What’s been done so far in the Peak District, what is coming up and what will happen if the project is taken forward.
Three sections of overhead lines in the Peak District National Park were identified as having a significant landscape and visual impact. One of the sections runs from a sealing end compound near the eastern entrance of the Woodhead Tunnel eastwards along the River Don Valley. The other two sections start at the head of the upper Longdendale Valley where the line emerges west of the Woodhead Tunnel and run down the valley along a number of reservoirs up to Tintwistle.
Winter 2014 – Autumn 2015
National Grid and independent landscape consultants undertook further technical work and considered the detailed input from local stakeholders in the Peak District. This enabled the project’s Stakeholder Advisory Group to prioritise the section of transmission line in and around the village of Dunford Bridge in September 2015.
National Grid working with local partners established a Stakeholder Reference Group. The following organisations regularly attend these technical meetings:
- Barnsley Metropolitan Borough Council
- Dunford Parish Council
- Natural England
- Peak District National Park Authority
- Trans Pennine Trail
Winter 2015 – Summer 2016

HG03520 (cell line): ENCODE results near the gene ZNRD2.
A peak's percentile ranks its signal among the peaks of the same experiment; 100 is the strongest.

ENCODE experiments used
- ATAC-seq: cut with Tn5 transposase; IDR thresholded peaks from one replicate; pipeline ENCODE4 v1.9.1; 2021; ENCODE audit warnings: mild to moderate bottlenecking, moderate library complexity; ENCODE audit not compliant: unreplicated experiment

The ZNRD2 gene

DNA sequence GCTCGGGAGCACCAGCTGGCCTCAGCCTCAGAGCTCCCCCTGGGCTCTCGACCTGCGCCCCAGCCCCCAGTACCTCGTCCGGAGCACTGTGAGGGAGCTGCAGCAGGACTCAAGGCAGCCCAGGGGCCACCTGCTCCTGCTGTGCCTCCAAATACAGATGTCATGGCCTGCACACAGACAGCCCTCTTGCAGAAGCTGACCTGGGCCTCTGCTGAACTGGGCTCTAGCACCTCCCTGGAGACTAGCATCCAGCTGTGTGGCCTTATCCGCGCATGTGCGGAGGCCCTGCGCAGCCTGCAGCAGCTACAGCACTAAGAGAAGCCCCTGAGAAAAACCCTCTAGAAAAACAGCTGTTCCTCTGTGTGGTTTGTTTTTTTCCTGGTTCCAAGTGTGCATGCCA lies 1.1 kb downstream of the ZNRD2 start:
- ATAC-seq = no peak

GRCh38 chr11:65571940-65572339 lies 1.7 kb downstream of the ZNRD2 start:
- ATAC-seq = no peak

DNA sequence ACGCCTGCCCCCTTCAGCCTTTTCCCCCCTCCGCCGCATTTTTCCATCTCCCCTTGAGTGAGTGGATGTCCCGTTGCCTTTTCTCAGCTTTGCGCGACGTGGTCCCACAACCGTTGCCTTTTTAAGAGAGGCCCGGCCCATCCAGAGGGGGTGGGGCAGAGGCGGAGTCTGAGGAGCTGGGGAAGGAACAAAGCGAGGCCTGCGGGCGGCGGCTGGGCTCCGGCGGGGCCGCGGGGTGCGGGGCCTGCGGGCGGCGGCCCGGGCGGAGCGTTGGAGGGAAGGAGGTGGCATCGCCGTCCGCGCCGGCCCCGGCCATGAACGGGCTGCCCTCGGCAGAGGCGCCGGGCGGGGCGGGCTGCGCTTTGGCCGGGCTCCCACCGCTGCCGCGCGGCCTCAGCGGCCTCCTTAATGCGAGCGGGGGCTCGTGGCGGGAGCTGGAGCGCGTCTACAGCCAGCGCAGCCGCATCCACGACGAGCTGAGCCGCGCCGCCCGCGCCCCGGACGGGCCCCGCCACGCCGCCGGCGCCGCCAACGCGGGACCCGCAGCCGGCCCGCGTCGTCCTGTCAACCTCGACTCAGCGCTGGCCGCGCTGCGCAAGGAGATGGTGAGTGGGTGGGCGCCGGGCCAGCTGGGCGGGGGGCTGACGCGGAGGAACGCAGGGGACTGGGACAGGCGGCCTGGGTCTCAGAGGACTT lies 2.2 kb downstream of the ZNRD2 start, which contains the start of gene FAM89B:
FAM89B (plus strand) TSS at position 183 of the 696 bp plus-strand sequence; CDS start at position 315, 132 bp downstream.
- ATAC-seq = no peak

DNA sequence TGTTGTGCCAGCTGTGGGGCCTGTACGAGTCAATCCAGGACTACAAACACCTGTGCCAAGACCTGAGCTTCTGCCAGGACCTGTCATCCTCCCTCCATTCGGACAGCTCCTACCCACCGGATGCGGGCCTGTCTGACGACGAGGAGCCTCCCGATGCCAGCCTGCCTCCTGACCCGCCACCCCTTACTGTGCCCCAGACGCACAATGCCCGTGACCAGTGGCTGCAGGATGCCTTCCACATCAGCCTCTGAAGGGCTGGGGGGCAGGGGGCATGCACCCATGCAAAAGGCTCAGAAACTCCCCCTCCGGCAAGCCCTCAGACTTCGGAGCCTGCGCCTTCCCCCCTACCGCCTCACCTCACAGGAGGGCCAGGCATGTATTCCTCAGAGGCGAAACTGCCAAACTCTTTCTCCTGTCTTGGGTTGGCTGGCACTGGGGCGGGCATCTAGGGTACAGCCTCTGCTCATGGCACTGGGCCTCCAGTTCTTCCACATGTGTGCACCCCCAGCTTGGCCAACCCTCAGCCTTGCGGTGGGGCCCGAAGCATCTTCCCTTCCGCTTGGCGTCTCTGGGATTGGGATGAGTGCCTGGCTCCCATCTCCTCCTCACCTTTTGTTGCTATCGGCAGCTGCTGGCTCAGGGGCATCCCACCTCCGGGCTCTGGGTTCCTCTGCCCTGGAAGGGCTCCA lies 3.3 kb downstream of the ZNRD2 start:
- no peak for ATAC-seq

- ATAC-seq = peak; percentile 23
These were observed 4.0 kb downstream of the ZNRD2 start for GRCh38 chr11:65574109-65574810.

National Grid undertook environmental, archaeological, geotechnical, transport and ecology surveys in the Peak District National Park and engaged with technical stakeholders and members of the local community.
Autumn – Winter 2016
The VIP project’s Stakeholder Advisory Group reviewed the results of the environmental and engineering surveys, the stakeholder feedback and National Grid’s preferred options. The Group recommended that the project should proceed to construction by reviewing this information and the progress of the project using the guiding principles of the VIP policy.
2017 – 2018
National Grid will continue with detailed ecological and environmental work and discussions and investigations into the appropriate underground solutions for the project. It is currently envisaged that a planning application for the sealing end compound will be ready to submit in early 2018.
2019 – 2021
Subject to planning approval, on-site works will commence in spring 2019 and take up to two and a half years to complete (including the removal of the existing line).